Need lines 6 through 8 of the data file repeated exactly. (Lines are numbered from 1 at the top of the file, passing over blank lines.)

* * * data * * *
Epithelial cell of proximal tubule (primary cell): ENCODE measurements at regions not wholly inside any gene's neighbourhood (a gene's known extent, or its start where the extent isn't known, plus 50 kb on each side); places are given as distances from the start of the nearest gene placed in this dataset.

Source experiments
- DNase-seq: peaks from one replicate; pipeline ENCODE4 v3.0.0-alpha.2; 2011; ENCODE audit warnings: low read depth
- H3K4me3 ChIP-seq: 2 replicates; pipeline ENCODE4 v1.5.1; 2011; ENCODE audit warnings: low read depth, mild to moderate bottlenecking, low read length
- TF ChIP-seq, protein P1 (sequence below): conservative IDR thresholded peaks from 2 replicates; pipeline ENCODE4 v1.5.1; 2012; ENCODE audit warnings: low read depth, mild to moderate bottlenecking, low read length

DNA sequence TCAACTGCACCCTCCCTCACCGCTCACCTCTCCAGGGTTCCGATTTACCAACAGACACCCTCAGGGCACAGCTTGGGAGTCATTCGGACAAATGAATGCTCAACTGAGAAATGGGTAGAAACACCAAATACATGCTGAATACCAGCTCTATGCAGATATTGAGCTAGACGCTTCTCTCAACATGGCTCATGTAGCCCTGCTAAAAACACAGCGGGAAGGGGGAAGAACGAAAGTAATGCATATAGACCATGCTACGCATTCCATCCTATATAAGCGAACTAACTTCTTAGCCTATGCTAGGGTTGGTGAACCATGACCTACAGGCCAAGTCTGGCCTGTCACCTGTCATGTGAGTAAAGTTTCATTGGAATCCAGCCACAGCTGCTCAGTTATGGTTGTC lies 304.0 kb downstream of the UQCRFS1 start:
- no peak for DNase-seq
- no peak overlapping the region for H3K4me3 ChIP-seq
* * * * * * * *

DNA sequence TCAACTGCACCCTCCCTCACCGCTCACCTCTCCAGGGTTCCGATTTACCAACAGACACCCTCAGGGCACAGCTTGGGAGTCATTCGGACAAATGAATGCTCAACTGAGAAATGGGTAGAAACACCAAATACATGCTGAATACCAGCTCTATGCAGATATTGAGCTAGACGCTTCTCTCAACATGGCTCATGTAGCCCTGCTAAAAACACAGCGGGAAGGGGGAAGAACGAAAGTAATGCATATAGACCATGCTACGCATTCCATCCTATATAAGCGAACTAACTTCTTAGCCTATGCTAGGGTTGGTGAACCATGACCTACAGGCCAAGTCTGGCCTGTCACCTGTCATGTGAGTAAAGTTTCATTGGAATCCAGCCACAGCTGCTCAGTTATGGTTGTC lies 304.0 kb downstream of the UQCRFS1 start:
- no peak for DNase-seq
- no peak overlapping the region for H3K4me3 ChIP-seq